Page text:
ORLANDO, Fla. -- The United Fresh Fruit and Vegetable Association used the venue of its annual convention here to make clear it intends to take the lead in helping the produce industry deal with thorny food safety issues.
During a panel discussion called "Produce Outlook 97: Focus on Food Safety," United's president and chief executive Tom Stenzel laid out the Alexandria, Va.-based association's six-point game plan for assuming that leadership.
"I want to share with you United's commitment on this issue," Stenzel told the assembly. "You can count on United. We will be your full-time advocate in Washington, D.C., and we will look forward to working with you."
The six operating roles under which United will pursue the produce safety issue, as Stenzel listed them, are:
As "your provider of scientific and technical information," having just added a full-time food scientist to its staff.
As the source of "guidance, education and training" for individual members and a catalyst for broader cooperative efforts, such as a microbiological coalition with other "organizations representing all different constituencies to begin the dialogue of how could we work together on these issues."
As the legislative, regulatory and legal representative in Washington for the grower community nationwide.
As the clearinghouse for "news media and opinion leader outreach," particularly aiming at "reporters who get it wrong, who don't listen or don't understand, not to beat them up, but to educate them."
As the arbiter of "trade and customer relations," because "it is critical that we have communications vertically throughout the chain."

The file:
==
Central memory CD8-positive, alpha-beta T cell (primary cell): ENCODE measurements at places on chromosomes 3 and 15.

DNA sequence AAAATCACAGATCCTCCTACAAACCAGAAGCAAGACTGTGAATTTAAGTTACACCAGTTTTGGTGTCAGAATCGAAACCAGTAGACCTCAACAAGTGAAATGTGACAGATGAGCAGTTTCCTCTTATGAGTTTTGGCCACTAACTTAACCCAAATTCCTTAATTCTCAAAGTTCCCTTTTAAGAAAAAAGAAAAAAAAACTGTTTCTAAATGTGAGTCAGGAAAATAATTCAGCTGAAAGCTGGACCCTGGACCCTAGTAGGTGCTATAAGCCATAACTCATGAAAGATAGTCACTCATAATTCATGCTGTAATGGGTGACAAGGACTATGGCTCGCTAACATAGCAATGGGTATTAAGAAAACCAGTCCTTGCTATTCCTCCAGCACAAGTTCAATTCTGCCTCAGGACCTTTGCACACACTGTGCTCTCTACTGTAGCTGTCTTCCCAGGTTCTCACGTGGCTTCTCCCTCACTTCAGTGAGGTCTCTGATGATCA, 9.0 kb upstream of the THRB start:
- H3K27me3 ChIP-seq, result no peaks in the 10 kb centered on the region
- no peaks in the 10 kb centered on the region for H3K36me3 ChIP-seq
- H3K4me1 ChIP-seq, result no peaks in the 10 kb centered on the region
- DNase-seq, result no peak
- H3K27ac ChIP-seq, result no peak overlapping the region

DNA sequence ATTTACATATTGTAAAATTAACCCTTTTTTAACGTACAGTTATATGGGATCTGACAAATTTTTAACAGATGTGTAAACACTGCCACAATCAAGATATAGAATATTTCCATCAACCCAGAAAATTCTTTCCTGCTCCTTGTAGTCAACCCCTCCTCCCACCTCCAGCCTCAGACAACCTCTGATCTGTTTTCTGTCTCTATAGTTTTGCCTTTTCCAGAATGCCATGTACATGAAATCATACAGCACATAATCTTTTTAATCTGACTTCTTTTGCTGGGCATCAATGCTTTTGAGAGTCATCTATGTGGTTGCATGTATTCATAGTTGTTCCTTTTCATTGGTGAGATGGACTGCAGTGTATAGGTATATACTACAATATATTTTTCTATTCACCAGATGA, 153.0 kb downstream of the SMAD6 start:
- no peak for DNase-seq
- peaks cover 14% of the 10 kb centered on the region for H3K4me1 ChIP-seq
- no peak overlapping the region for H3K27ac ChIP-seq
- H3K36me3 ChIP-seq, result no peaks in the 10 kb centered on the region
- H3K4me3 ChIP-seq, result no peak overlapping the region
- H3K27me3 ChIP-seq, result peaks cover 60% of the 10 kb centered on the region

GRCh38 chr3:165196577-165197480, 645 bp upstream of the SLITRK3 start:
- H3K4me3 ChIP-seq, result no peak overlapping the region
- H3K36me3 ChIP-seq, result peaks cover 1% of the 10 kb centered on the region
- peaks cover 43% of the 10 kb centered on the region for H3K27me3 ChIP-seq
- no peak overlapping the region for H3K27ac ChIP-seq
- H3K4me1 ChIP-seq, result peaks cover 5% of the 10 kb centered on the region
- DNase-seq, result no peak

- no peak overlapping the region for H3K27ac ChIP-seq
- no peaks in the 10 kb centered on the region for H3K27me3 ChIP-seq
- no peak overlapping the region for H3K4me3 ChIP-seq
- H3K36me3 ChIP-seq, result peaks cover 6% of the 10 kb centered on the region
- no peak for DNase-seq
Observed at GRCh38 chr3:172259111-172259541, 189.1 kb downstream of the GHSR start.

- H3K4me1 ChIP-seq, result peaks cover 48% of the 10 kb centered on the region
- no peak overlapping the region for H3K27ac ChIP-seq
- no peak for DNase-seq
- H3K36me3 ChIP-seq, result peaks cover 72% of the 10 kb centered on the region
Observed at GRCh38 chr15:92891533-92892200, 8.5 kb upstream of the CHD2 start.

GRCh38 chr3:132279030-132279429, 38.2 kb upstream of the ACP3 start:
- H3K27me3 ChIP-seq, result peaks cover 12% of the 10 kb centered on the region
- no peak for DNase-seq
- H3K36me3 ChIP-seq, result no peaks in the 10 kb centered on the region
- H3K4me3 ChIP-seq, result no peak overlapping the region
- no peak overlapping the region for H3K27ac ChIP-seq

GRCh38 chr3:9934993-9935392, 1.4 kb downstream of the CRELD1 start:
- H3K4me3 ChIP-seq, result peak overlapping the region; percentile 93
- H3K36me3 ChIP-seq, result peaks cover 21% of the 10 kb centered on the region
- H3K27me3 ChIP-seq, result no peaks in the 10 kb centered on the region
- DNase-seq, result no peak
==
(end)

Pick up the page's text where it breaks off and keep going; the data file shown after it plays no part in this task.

And as the vehicle for "comprehensive crisis management," because despite growers' best efforts to run clean operations "there are going to be these outbreaks," Stenzel said. "We have to try to provide an insulating factor for you. You don't want that tied to your brand, to your commodity."
To underscore the need for that level of commitment, United showed a videotaped litany of news media reports on food-borne disease outbreaks aired over the last year or so, mostly with a taint of criticism for the produce industry. The tape was followed by a wide-ranging panel discussion on the topic, with three grower representatives, a supermarket retailer, a public health official and a food science consultant, as well as Stenzel moderating. [SN will report on that panel in greater detail next week.]
The "United 97" event also provided a forum for the association's attempt to foster an industry coalition to address microbiology issues. It hosted an "organizational meeting" during the convention to gauge the interest of other groups in such a coalition. Stenzel said the initial meeting was "excellent."
At least one group, the Produce Marketing Association, Newark, Del., responded to United's overtures immediately, announcing last week that its executive committee voted to allocate as much as $100,000 in matching funds to United's national food safety coalition.
"We feel that United should take the lead to coordinate some of the excellent initiatives already begun at the grower-shipper level, and define where more are needed," said Bob DiPiazza, the PMA's chairman and also group vice president of perishables for Dominick's Finer Foods, Northlake, Ill.
More broadly, the United convention, held over three days in late February, also represented a peak in the trade group's efforts over the last few years to differentiate itself from the PMA.
The United convention this year, for probably the first time, had little deliberate emphasis on the retail buyer\produce supplier relationship, and focused instead on the needs and concerns of grower-shippers. The show floor was devoted almost exclusively to courting the grower-shipper community as customers and association members; retail attendees were sparse, as were companies exhibiting fresh fruits or vegetables compared with those exhibiting products, equipment and services for produce suppliers.